I made two very different art quilts this past month. One was super complicated and each element I added created another problem which needed to be solved. It seemed to be laughing at me each step of the way, saying, “Hmmm, how can we make Rachel’s life even more frustrating?”
I did end up solving all the problems and I’m pretty pleased with how it turned out but what a process! Here it is, “Green is My Garden“.
Sometimes, though, you can keep yourself much more sane if you keep it simple. You just might end up with a very lovely and striking work of art. Here is the other quilt I just finished yesterday. It didn’t take long at all but it packs a punch because of the limited color palette, the strong contrast of those two (almost three) colors and the simplicity of the design.
Speaking of colors, I used this Sunshine and Shadows gradient from Vicki Welsh for my background and I noticed that the areas where the gold and gray blended there were beautiful spots of olive green. I found a a tutorial about mixing black and yellow to come up with olive green on YouTube. Watch it here. It’s quite fascinating. The artist making the video claims that Mars Black contains some blue underneath it. Well, Mars black is an acrylic paint color and I wanted to use fabric paint to make my foliage. I decided to mix yellow, a little black and a small amount of blue to come up with my olive. It took a little doing but it worked. You can see the very dark olive in the foliage here. It’s almost black but not quite.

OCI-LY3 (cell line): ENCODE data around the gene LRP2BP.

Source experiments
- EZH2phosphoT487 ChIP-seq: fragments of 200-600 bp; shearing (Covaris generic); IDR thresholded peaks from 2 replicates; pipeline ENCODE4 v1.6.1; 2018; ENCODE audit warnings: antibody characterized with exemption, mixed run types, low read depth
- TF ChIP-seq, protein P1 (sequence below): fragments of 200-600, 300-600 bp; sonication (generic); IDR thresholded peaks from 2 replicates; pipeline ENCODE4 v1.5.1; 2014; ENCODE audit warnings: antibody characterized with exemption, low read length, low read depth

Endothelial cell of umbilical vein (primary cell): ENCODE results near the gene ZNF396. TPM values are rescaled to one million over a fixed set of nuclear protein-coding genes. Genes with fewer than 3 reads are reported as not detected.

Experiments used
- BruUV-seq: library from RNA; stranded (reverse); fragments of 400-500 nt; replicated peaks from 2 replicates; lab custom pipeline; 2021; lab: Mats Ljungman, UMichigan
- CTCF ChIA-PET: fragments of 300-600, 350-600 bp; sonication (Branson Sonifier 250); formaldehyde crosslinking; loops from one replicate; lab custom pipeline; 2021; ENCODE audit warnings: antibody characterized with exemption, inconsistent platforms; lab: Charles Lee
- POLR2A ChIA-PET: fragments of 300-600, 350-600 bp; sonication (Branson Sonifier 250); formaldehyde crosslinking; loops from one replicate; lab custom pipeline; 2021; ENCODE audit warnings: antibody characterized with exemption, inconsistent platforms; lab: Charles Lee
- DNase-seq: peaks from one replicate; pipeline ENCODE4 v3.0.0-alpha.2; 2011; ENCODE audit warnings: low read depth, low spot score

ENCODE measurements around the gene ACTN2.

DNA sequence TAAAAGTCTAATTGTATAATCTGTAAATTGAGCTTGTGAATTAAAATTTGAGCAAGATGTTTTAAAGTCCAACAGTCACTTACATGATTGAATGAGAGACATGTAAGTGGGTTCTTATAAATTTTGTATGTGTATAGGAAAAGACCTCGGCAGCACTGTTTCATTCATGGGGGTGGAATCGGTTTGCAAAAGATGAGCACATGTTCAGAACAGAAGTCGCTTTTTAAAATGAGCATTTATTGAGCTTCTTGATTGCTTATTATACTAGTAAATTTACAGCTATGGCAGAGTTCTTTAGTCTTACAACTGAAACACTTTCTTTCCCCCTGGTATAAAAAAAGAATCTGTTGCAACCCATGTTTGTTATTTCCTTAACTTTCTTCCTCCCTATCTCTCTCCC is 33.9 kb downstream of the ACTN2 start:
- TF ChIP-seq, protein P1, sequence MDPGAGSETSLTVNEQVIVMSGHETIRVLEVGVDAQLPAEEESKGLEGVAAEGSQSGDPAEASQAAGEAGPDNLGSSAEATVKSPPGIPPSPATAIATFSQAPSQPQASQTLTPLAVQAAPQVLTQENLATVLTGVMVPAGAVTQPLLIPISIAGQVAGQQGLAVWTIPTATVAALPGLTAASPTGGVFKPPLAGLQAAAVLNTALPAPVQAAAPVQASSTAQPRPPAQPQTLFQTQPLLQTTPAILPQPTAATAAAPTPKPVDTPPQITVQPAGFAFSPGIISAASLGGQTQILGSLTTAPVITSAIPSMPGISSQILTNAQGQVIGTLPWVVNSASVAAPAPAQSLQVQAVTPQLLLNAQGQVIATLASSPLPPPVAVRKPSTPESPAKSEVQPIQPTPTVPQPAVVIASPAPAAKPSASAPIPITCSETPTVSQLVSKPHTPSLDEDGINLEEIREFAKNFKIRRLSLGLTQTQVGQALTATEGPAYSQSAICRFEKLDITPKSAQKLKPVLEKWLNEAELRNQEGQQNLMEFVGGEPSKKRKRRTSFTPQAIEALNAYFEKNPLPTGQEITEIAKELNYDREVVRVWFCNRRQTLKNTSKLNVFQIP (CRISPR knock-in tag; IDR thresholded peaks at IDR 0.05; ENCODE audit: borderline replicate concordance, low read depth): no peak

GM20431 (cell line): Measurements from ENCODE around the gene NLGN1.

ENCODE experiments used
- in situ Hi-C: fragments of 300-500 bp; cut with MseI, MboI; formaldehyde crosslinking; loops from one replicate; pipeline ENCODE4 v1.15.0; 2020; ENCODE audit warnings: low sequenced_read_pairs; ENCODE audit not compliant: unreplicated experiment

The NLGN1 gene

This foliage is created by painting Evolon, a non-woven fiber and cutting it out on my Cricut machine. I sketched drawings of the foliage, intensified them with marker and then converted to them to black and white images in Photoshop. I bumped up the threshold, as well. These images were uploaded into my Cricut software and my Cricut Machine cut out the Evolon which had been coated on the back with MistyFuse.
I decided to quilt this whole cloth background with only the sun appliqued on it before fusing all the foliage to the surface. Remember, “keep it simple”? It’s a whole lot easier to quilt something without having all that foliage in the way. I chose to use an Asian water design for the quilting and am very pleased with how it turned out.
After the quilting was done I pinned all the foliage to the surface making changes to placement until I had the result I wanted. See the gazillion pins??
I then took my iron and fused all that foliage while it was still on the design wall, taking pins out as I went along. That iron got pretty heavy by the end!
Then I loaded the whole thing back onto my longarm and stitched all that foliage down. It was by far the hardest part of making this piece. But think about it: I didn’t have to worry about fraying edges or turning under edges. That’s the beauty of Evolon. Love that stuff.
I don’t really know what the olive green foliage is. I posted the sketch on Facebook and put an inquiry out. People came up with Common Rue, Jade, Mistletoe, and Seeded Eucalyptus. I still don’t know what it is but I just came up with it from memory – looks pretty.
I do teach how to use the Evolon and Cricut Machine for quilting in my Artful Quilting Course. If you are interested in being notified when we re-open the course for enrollment be sure to sign up here. We have a target date of Oct. 1 to open Artful Sewing and we’ll reopen Artful Quilting on the same date. Don’t miss out!
One more note, “Green is My Garden” will be on exhibit at the Pennsylvania National Quilt Extravaganza next week. It is a finalist in the competition.
If you’re local and are planning to attend, give me a shout out. It would be great to meet up!